A new defensive look and job openings at running back are some of the big stories of spring football for the Sooners
After a short period of scuffling, the 2015 and ‘16 campaigns represented a welcome return to normalcy at Oklahoma. The Sooners followed up their College Football Playoff appearance in ‘15 with a season that was pretty much par for Bob Stoops’ course: double-digit wins, a second consecutive conference championship and a major bowl win.
A number of standouts who helped lead OU’s rise back to college football’s upper crust have moved on – Joe Mixon, Samaje Perine, Jordan Evans, Dede Westbrook. Stoops still has plenty of raw materials to work with, though, including quarterback Baker Mayfield. This spring, OU’s coaching staff will look to identify replacements who can keep the Big Crimson Machine rolling.
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1. Adjusting to a four-man defensive front
The Stoops brothers historically preferred four-man defensive fronts, but they switched to a 3-4 base defense in 2013 and stuck with the odd-man front almost exclusively for four seasons. Defensive coordinator Mike Stoops announced on National Signing Day that the Sooners are reverting to more of a 4-3 look, ostensibly to generate more quarterback pressure.
The down linemen appear set with Ogbonnia Okoronkwo and D.J. Ward at defensive end and Matt Romar and Neville Gallimore on the interior. How will the coaching staff opt to fill out the linebacker positions, though?
Expect Stoops and linebackers coach Tim Kish to tinker with a variety of personnel groupings. Jon-Michael Terry and Ricky DeBerry, in particular, need big springs as they are competing for the opening at middle linebacker.
2. Setting the running back rotation
Joe Mixon and Samaje Perine left early for the NFL, so it’s up to a new crop of precocious ball carriers to take their places. Rodney Anderson and Abdul Adams already have accrued at least a year in OU’s offense, putting them in prime position to share the bulk of the carries this fall.
Newcomers Marcelias Sutton and Trey Sermon can use the spring session to show out for the fall. Notably, offensive coordinator Lincoln Riley can experiment with strategies for taking advantage of Sutton’s versatility as a runner and receiver.
3. Who’s the new No. 1 receiver?
Following the graduation of Dede Westbrook, receivers coaches Dennis Simmons and Cale Gundy will be holding auditions for a new go-to wideout during spring practices. Holdovers such as Mark Andrews, Mykel Jones, Jeffery Mead and Nick Basquine already have their names in the hat. That group will look to build on their existing bodies of work.
Junior college transfer Marquise Brown gives the Sooners another intriguing option. Like Westbrook, Brown can fly, and he has the skills to contribute immediately. Unlike Westbrook, however, Brown is stepping into a situation without an obvious No. 1 receiver already on campus. In fact, he might be it already.
4. The race for backup quarterback
Former five-star recruit quarterback Kyler Murray made waves when he left Texas A&M after just one season to come to OU. After sitting out his transfer year, Murray now has the chance to compete for playing time.
However, with Murray playing baseball this spring, his chances to supplant Austin Kendall as Baker Mayfield’s understudy this season are limited. As such, spring ball will likely be more about whether or not Kendall can solidify his spot on the second line of the depth chart.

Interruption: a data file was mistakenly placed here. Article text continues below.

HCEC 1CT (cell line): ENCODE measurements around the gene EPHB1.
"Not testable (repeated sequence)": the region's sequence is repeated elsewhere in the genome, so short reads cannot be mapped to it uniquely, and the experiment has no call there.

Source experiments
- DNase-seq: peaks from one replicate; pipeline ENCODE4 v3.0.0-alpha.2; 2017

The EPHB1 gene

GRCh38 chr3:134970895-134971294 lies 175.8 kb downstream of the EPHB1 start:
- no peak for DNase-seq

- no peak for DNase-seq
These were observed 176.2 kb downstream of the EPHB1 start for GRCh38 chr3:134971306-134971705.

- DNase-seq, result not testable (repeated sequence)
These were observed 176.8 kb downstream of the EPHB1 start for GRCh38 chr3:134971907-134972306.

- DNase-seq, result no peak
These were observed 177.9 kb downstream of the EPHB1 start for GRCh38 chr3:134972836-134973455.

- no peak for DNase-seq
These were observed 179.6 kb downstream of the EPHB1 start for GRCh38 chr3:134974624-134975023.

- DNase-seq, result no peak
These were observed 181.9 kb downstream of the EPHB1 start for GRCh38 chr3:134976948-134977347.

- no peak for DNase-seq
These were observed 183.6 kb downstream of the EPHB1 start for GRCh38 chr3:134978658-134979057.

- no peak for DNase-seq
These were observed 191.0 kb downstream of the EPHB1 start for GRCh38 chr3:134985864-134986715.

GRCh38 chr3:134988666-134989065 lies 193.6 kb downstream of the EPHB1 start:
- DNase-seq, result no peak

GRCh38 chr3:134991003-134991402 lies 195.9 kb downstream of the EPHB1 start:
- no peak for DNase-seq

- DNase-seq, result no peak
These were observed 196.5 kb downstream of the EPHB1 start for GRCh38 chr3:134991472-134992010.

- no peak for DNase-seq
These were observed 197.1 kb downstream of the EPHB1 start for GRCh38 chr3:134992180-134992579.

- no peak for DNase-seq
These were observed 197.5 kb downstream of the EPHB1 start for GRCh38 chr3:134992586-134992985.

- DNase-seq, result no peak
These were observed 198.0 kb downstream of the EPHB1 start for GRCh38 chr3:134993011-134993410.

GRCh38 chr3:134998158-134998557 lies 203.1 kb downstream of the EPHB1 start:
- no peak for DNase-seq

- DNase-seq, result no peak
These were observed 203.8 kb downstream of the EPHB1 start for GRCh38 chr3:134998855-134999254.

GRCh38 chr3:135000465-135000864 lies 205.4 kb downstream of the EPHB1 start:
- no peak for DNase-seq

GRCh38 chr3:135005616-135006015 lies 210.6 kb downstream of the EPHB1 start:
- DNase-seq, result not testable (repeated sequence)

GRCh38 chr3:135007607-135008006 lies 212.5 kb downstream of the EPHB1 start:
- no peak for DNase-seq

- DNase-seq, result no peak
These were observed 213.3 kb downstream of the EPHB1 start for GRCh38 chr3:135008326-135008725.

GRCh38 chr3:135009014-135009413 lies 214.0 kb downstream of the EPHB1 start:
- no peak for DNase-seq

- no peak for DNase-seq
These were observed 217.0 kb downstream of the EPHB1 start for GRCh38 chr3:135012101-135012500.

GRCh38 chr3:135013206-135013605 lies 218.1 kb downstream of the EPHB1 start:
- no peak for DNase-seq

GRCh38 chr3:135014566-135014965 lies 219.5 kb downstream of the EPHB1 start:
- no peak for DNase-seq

Maybe touted freshman Chris Robison makes a move of his own?
5. Secondary personnel
The details of OU’s new defensive alignment remain scarce, but it’s a good bet that the Sooners will primarily play five defensive backs most of the time. The corner positions are likely set with Jordan Thomas and Jordan Parker, as is one of the safety spots with Steven Parker.
The safety position vacated by veteran Ahmad Thomas could come down to third-year players Will Sunderland and Kahlil Haughton, neither of whom has made as much of an impact as would be expected of prospects with their credentials. It’s possible that the safety who doesn’t get Thomas’ former job will play nickel back instead, although incumbent Will Johnson will have something to say about that.
Pre-Spring Outlook for Oklahoma in the Big 12
There’s nothing fun about pegging OU as the preseason favorite in the Big 12. The Sooners have ended the season with the conference title in hand more often than not since Bob Stoops was hired in 1999. Not exactly stepping out on a ledge to predict history will keep repeating itself.
Unfortunately for those seeking a little variety in their preseason picks, OU still looks like the class of the conference. Despite the high-profile losses at the skill positions, the Sooners bring back arguably the best QB in the country and the entirety of their offensive line. OU won’t have the same level of firepower as the last couple of years, but this is a program that has a deserved reputation for its plug-and-play offense.
More importantly, for as poorly as OU’s defense played overall last season, the Sooners started coming together on that side of the ball late in the year. That probably has a lot to do with the maturation of freshmen studs Caleb Kelly and Jordan Parker, who were pressed into service at outside linebacker and cornerback, respectively. They’re now two cornerstones of a D that returns seven of the top 10 tacklers from a year ago. The coaches also have four freshman defenders on campus this spring as early enrollees, which should help put the newcomers in position to provide depth in the fall.
The reality is that six months before the start of the season, OU still looks like more of a sure thing than any other team in the Big 12.
— Written by Allen Kenney, who is part of the Athlon Contributor Network. Kenney is founder and editor of BlatantHomerism.com and host of the Blatant Homerism Podcast. Follow him on Twitter @BlatantHomerism.